Floods & Fungi
One night, Lauren and Jared encountered a sizable thunderstorm.
The power went out and the close proximity of the lightning drove Lauren into the closet.
Today we took the bus to Manuel Antonio. It’s a small, nay, the smallest, national park, in with a big reputation, for being an awesome rain forest crawling with animals. The park admission fee is $10 ($5 you’re a resident) and for an additional $20-45 per person you can hire a guide to point out animals to you and lug around a telescope so you can see them better as you explore the 3 square mile park. Lar and I did not get a guide.
We didn’t really see many people or animals while walking around the forested parts of the park, most people were there to soak up some sun and have some fun on the beaches. There were a lot of Capuchin monkeys harassing beach goers. These monkeys, having tasted the superior food of our species, cast down their evolutionary habits as timid foragers and, driven by the possibility of a cheeto or perhaps the corner of a peanut butter and jelly sandwich, took up an existence consisting of little more than begging and thievery. To combat this nuisance the park has an employee who waves his finger and yells at people when they start feeding the monkeys.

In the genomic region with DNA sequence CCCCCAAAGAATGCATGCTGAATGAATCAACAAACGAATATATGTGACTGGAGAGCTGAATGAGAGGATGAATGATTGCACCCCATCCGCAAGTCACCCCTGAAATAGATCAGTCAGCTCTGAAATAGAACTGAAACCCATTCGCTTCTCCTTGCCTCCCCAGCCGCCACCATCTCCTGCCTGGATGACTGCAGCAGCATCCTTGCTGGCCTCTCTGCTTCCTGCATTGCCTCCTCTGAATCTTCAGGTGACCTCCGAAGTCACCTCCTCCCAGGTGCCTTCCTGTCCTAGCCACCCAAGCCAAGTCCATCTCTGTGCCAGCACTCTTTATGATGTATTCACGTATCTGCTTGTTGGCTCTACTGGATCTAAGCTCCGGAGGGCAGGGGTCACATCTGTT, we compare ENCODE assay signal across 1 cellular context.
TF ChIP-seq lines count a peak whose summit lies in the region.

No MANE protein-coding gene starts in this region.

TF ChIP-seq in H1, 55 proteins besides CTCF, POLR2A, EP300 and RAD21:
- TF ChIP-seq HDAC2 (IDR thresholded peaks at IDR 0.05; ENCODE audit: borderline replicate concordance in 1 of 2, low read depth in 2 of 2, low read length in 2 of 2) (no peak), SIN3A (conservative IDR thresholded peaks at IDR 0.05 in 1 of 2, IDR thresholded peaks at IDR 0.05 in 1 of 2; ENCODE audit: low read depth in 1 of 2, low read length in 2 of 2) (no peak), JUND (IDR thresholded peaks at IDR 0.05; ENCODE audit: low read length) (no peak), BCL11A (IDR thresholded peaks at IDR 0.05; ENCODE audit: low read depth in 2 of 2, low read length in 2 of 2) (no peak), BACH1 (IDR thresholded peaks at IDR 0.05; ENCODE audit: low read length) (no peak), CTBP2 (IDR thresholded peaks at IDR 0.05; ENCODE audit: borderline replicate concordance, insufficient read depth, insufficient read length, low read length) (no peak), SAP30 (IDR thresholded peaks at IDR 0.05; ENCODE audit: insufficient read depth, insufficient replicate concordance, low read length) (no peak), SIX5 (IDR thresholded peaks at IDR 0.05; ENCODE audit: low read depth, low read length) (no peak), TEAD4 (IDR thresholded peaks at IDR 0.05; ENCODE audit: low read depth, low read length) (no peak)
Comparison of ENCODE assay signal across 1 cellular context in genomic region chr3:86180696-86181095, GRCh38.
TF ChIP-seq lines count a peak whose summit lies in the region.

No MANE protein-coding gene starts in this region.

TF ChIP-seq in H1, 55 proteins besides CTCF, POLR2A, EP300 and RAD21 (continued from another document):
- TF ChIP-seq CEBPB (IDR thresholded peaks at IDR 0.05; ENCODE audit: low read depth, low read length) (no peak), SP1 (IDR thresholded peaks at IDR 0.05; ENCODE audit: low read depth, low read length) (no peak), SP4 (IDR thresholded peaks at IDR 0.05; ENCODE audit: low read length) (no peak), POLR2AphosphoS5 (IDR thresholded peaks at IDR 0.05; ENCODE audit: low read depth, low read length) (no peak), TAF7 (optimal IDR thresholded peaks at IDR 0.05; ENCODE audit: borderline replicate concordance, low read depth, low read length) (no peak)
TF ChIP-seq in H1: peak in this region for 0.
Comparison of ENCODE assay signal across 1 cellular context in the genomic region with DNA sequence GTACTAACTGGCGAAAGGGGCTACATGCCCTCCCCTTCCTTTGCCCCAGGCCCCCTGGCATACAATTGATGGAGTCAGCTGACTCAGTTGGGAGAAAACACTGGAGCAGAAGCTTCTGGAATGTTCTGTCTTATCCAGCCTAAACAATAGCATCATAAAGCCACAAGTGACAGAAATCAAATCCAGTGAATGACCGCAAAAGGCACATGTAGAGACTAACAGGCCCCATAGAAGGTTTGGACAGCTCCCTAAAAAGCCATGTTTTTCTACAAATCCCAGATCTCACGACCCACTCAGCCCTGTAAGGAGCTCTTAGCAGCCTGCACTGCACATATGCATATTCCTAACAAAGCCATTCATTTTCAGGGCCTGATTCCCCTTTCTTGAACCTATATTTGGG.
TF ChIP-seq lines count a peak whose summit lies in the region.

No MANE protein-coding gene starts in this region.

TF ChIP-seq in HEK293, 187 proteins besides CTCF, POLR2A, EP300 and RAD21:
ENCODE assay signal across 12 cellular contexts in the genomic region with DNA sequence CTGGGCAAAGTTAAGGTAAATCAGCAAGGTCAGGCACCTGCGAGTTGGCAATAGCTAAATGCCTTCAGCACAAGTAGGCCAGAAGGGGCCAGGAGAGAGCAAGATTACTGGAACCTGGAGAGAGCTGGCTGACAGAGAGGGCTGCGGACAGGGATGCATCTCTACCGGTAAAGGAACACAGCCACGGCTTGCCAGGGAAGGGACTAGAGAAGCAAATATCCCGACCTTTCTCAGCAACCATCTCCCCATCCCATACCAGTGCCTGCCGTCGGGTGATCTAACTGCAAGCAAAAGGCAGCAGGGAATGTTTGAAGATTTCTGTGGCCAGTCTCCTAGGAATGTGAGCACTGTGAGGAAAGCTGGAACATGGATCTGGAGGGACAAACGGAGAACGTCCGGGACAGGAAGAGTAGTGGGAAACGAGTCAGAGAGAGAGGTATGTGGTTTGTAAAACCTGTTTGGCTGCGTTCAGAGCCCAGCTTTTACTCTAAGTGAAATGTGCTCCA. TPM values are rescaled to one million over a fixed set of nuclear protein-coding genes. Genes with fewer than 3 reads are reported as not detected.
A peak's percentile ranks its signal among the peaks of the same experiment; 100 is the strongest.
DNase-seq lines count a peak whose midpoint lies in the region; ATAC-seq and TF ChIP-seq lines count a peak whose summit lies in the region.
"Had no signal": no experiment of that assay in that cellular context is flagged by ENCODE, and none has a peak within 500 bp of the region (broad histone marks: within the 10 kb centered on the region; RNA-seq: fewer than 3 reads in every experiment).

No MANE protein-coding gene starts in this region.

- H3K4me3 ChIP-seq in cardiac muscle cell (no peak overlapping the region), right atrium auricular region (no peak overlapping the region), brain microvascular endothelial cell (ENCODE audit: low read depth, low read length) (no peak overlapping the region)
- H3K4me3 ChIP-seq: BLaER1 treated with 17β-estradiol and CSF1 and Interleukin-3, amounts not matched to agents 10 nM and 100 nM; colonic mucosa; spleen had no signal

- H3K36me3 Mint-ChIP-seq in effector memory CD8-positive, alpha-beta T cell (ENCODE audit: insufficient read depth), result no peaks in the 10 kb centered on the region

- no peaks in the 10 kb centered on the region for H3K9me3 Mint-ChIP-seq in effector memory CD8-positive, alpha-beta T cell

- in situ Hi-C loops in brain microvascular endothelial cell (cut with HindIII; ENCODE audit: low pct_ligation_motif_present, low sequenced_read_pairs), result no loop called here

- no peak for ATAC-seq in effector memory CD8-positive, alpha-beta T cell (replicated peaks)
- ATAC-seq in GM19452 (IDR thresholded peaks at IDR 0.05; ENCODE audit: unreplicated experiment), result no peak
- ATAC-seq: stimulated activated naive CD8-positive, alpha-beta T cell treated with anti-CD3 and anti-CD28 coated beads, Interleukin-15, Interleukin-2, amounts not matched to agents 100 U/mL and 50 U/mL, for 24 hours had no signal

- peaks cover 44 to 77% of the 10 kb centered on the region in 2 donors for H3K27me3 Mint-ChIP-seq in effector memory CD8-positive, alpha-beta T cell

The beaches were nice. There we saw a lot of hermit crabs, iguanas, coatis, and scantly clad Europeans. We stayed until the park closed and crossed a river on the way out, which is apparently contaminated by the shit water of the hotels and restaurants nearby. There were men with small boats available to ferry folks across the 30 foot wide river, for a small fee.
Then we took the bus home. It was a day to remember.